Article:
How much is enough? And could the money be better spent on domestic programs?
Washington's congressional budget planners had a new, costly curve thrown at them two weeks ago when the Bush administration formally committed the United States to a long-term military presence in Iraq to protect the government in Baghdad from internal coup plots and foreign enemies. US Defense Secretary Robert Gates launched talks in Iraq last Wednesday.
Already there is speculation that it may involve 50,000 American troops in one or more permanent bases in Iraq.
If so, it would cost $7 billion to $10 billion a year, according to a "back of the envelope" calculation by Gordon Adams, a military expert and international relations professor at American University in Washington.
That's not an extraordinary amount when compared with total American defense spending of about $750 billion for fiscal year 2008 (which began Oct. 1), a sum calculated by Professor Adams. That larger dollar figure, however, exceeds the defense spending of all other nations in the world – combined.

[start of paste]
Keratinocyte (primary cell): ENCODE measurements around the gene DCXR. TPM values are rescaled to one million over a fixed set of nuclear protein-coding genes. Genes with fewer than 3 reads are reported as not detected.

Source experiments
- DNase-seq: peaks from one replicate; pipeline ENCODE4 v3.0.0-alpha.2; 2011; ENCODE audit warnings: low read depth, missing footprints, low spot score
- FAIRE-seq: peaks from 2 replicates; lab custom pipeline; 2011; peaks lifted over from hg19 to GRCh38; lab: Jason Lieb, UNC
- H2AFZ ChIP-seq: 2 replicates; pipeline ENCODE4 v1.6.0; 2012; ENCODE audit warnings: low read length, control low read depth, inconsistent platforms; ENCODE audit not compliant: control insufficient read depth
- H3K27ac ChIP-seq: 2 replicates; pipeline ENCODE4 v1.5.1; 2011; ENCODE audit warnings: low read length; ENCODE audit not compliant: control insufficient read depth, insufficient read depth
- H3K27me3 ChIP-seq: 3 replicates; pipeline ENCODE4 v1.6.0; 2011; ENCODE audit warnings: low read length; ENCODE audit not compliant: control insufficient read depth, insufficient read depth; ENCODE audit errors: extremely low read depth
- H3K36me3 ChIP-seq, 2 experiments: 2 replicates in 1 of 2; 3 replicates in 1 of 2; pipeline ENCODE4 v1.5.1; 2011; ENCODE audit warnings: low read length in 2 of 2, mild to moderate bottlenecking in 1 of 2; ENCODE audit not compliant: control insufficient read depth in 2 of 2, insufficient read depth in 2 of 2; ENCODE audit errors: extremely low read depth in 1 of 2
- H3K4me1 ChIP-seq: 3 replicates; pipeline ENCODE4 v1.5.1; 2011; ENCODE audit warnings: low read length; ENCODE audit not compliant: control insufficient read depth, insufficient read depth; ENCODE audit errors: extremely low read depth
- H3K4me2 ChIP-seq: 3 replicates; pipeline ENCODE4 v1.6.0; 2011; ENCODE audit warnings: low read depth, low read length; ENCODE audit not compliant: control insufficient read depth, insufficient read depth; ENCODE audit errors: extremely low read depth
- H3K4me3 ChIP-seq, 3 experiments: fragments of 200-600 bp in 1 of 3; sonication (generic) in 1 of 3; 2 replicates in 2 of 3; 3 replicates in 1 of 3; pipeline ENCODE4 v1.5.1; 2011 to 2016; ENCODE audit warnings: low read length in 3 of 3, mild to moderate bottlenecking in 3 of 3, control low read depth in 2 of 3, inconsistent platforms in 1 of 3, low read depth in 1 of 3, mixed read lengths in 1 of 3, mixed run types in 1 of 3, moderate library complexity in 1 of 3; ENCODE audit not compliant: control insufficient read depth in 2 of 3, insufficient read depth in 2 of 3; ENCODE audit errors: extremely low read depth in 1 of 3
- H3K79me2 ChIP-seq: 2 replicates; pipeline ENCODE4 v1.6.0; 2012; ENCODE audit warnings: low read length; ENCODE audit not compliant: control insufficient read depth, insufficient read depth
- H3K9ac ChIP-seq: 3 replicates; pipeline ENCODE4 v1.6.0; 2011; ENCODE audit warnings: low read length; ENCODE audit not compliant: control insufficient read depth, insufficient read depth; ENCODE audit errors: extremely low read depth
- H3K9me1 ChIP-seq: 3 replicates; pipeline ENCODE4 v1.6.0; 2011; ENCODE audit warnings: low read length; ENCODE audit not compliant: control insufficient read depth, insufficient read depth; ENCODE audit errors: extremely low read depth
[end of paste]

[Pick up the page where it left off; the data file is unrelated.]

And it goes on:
For fiscal 2008, President Bush has asked for $196 billion for the wars in Iraq and Afghanistan alone. Such outlays make it "much more difficult" to provide funds for programs aimed primarily at helping American civilians, says Stan Collender, a Washington budget expert with Corvis Communications.
Right now, many Washington budget-watchers see the bickering between a Democratic majority in Congress and a Republican White House over spending bills as more of a political squabble than a fight over the merits of the outlays. Democrats are trying to enlarge domestic programs, telling voters they have a heart. Republicans are attempting to prove they are fiscally responsible and properly tough. "It's macho politics," says Mr. Collender.